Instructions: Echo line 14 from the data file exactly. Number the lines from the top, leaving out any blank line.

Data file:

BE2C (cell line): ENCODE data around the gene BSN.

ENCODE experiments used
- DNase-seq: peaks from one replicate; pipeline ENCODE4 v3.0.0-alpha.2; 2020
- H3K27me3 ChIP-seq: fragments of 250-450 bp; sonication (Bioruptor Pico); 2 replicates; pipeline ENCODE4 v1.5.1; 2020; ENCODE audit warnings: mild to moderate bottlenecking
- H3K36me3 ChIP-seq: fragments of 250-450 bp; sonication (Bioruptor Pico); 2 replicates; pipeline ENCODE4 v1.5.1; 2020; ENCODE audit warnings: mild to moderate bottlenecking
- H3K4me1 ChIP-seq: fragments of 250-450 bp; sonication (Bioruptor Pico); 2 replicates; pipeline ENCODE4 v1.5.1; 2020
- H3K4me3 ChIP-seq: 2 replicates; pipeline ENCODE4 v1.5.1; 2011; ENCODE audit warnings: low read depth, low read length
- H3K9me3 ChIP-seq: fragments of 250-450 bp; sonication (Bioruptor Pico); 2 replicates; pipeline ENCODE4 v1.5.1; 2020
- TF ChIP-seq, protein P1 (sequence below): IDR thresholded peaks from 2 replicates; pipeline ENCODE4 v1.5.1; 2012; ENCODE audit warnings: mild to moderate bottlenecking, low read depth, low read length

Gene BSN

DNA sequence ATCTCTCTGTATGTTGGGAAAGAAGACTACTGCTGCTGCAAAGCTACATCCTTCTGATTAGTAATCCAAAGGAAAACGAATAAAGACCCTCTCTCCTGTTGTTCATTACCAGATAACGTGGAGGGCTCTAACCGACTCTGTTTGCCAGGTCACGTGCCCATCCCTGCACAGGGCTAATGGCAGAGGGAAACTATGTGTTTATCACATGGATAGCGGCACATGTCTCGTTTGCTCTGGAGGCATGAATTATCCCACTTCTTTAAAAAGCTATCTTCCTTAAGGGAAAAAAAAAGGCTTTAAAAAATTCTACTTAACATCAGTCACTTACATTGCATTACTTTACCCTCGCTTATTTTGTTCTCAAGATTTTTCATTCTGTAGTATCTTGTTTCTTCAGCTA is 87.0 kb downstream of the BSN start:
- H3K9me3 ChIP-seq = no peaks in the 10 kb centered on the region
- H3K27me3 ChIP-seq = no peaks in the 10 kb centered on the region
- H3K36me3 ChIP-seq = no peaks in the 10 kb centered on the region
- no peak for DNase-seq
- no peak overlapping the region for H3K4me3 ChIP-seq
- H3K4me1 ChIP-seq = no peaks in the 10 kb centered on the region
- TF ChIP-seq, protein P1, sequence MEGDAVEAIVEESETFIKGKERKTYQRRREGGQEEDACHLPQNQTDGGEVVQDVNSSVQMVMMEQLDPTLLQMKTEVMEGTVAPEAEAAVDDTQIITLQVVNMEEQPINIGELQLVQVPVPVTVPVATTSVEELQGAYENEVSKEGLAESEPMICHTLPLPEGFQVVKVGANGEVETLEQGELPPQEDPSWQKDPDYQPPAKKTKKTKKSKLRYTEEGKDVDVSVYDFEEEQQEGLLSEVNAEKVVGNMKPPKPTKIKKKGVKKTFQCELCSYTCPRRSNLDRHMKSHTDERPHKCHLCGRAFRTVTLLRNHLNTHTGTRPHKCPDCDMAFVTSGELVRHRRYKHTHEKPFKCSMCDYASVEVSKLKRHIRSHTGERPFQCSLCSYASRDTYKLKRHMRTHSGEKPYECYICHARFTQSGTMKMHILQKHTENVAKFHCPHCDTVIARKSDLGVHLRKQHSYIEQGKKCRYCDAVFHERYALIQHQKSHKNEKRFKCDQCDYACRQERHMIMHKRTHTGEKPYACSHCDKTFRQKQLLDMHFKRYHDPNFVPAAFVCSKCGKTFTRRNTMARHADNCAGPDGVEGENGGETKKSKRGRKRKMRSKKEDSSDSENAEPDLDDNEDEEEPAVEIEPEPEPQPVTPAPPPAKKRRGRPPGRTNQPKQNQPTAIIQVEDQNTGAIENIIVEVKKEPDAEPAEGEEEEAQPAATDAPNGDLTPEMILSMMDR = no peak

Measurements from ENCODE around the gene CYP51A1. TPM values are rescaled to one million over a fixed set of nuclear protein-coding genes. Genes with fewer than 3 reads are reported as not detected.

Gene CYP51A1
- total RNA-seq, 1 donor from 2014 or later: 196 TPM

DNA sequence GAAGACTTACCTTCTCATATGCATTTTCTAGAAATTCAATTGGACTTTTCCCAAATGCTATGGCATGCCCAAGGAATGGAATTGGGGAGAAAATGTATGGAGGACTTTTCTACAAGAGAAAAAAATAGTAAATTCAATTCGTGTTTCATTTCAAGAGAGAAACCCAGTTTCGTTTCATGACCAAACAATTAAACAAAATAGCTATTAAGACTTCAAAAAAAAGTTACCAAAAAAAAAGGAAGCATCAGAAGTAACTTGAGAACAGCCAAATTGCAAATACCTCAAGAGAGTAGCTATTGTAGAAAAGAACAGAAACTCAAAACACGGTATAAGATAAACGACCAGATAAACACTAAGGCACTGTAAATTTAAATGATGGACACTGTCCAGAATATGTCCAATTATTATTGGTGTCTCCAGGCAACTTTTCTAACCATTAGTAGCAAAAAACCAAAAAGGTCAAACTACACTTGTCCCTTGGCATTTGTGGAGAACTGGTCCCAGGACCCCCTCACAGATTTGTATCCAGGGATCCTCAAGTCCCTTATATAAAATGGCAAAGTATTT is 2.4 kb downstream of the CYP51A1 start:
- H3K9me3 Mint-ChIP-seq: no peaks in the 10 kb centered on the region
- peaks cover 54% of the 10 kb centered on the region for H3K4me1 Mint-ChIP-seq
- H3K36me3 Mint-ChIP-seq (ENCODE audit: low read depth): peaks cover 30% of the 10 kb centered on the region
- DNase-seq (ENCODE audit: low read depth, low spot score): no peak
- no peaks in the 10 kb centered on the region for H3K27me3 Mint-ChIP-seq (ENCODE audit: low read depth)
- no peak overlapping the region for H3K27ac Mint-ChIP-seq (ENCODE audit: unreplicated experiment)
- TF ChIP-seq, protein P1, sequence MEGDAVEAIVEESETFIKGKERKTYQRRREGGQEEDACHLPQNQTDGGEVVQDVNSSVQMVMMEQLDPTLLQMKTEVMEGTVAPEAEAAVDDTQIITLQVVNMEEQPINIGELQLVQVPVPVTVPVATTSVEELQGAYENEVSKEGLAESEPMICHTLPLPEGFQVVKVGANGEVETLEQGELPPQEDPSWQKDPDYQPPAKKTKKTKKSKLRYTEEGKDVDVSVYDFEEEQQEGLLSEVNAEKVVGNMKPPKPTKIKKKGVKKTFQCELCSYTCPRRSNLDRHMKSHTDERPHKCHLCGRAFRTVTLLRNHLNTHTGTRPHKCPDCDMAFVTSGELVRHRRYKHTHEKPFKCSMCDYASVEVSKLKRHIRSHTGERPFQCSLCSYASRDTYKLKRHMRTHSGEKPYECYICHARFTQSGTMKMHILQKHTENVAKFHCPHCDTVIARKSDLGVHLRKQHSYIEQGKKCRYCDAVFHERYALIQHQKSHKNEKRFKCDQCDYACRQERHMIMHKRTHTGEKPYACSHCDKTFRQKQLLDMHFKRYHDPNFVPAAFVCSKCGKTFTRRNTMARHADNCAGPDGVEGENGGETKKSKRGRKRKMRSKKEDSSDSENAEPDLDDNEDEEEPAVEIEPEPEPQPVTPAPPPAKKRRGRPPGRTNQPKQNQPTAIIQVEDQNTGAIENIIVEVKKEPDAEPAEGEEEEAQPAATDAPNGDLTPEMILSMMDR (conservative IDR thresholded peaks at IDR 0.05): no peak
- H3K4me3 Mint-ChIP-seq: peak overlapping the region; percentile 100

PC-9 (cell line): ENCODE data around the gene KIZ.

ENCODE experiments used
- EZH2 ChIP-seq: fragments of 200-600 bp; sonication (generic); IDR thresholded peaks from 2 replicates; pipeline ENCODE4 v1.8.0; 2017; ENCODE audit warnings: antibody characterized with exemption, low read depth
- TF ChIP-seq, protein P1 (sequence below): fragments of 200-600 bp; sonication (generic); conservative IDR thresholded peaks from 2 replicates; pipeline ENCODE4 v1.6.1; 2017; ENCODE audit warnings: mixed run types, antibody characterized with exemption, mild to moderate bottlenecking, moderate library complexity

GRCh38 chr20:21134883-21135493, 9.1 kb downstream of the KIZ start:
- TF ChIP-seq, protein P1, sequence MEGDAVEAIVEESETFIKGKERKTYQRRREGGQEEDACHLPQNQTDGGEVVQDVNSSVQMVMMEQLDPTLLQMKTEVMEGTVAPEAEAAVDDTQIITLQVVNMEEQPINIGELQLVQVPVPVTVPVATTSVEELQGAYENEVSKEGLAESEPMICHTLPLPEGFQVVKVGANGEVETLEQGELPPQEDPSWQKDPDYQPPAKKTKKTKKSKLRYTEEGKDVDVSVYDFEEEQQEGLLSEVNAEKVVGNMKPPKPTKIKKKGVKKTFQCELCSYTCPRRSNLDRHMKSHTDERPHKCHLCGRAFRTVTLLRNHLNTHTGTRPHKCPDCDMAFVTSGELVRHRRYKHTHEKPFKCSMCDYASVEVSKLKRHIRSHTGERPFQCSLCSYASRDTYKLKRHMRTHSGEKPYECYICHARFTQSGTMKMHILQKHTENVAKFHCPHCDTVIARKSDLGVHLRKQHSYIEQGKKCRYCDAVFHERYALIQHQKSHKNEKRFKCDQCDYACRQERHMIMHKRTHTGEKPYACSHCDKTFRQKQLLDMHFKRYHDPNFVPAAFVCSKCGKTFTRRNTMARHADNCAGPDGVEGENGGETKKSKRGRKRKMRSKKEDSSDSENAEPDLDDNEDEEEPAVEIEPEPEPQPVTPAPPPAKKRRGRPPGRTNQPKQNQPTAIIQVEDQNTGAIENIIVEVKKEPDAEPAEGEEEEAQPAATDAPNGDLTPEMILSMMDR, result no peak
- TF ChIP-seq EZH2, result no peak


- H3K36me3 ChIP-seq = no peaks in the 10 kb centered on the region